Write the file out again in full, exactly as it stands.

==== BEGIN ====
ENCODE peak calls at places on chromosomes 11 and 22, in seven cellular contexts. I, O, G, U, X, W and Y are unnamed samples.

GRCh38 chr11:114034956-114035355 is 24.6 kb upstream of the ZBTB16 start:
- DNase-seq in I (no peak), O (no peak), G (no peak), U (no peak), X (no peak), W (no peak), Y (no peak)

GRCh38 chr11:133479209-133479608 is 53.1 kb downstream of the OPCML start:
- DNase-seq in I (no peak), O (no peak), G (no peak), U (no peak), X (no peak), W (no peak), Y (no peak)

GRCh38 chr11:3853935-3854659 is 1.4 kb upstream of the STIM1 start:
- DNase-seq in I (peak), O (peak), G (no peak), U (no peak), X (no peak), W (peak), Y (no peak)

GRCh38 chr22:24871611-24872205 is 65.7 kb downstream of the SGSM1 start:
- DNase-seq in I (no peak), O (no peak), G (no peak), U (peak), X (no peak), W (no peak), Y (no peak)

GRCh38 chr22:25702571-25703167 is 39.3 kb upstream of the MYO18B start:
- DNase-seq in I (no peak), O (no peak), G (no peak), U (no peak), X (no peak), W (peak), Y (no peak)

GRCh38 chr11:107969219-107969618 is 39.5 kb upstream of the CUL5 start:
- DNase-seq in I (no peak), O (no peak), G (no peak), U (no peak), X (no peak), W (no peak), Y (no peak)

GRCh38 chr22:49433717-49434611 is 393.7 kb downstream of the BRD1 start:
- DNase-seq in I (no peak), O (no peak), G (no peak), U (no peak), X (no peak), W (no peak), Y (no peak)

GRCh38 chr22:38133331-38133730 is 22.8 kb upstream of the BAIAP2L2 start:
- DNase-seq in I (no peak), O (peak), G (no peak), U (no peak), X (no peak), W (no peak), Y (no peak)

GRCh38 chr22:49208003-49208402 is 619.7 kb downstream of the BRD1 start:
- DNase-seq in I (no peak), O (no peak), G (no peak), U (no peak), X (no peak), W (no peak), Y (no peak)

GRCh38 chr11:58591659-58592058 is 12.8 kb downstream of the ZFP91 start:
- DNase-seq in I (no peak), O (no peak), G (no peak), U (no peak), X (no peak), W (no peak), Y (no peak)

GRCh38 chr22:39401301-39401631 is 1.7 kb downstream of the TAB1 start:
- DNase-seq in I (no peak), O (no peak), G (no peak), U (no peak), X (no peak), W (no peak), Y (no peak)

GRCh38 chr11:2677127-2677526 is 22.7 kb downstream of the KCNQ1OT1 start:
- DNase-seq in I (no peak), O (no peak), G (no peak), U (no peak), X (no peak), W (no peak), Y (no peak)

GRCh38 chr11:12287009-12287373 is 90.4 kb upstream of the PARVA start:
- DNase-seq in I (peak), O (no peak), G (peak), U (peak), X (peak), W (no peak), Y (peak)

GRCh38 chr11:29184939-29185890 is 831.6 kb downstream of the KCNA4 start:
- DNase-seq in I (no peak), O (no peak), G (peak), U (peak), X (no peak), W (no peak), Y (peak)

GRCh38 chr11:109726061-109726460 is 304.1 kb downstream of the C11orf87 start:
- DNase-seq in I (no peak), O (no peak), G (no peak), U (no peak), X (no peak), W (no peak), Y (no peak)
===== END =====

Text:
ENCODE peak calls at places on chromosomes 11 and 22, in seven cellular contexts. I, O, G, U, X, W and Y are unnamed samples.

GRCh38 chr11:114034956-114035355 is 24.6 kb upstream of the ZBTB16 start:
- DNase-seq in I (no peak), O (no peak), G (no peak), U (no peak), X (no peak), W (no peak), Y (no peak)

GRCh38 chr11:133479209-133479608 is 53.1 kb downstream of the OPCML start:
- DNase-seq in I (no peak), O (no peak), G (no peak), U (no peak), X (no peak), W (no peak), Y (no peak)

GRCh38 chr11:3853935-3854659 is 1.4 kb upstream of the STIM1 start:
- DNase-seq in I (peak), O (peak), G (no peak), U (no peak), X (no peak), W (peak), Y (no peak)

GRCh38 chr22:24871611-24872205 is 65.7 kb downstream of the SGSM1 start:
- DNase-seq in I (no peak), O (no peak), G (no peak), U (peak), X (no peak), W (no peak), Y (no peak)

GRCh38 chr22:25702571-25703167 is 39.3 kb upstream of the MYO18B start:
- DNase-seq in I (no peak), O (no peak), G (no peak), U (no peak), X (no peak), W (peak), Y (no peak)

GRCh38 chr11:107969219-107969618 is 39.5 kb upstream of the CUL5 start:
- DNase-seq in I (no peak), O (no peak), G (no peak), U (no peak), X (no peak), W (no peak), Y (no peak)

GRCh38 chr22:49433717-49434611 is 393.7 kb downstream of the BRD1 start:
- DNase-seq in I (no peak), O (no peak), G (no peak), U (no peak), X (no peak), W (no peak), Y (no peak)

GRCh38 chr22:38133331-38133730 is 22.8 kb upstream of the BAIAP2L2 start:
- DNase-seq in I (no peak), O (peak), G (no peak), U (no peak), X (no peak), W (no peak), Y (no peak)

GRCh38 chr22:49208003-49208402 is 619.7 kb downstream of the BRD1 start:
- DNase-seq in I (no peak), O (no peak), G (no peak), U (no peak), X (no peak), W (no peak), Y (no peak)

GRCh38 chr11:58591659-58592058 is 12.8 kb downstream of the ZFP91 start:
- DNase-seq in I (no peak), O (no peak), G (no peak), U (no peak), X (no peak), W (no peak), Y (no peak)

GRCh38 chr22:39401301-39401631 is 1.7 kb downstream of the TAB1 start:
- DNase-seq in I (no peak), O (no peak), G (no peak), U (no peak), X (no peak), W (no peak), Y (no peak)

GRCh38 chr11:2677127-2677526 is 22.7 kb downstream of the KCNQ1OT1 start:
- DNase-seq in I (no peak), O (no peak), G (no peak), U (no peak), X (no peak), W (no peak), Y (no peak)

GRCh38 chr11:12287009-12287373 is 90.4 kb upstream of the PARVA start:
- DNase-seq in I (peak), O (no peak), G (peak), U (peak), X (peak), W (no peak), Y (peak)

GRCh38 chr11:29184939-29185890 is 831.6 kb downstream of the KCNA4 start:
- DNase-seq in I (no peak), O (no peak), G (peak), U (peak), X (no peak), W (no peak), Y (peak)

GRCh38 chr11:109726061-109726460 is 304.1 kb downstream of the C11orf87 start:
- DNase-seq in I (no peak), O (no peak), G (no peak), U (no peak), X (no peak), W (no peak), Y (no peak)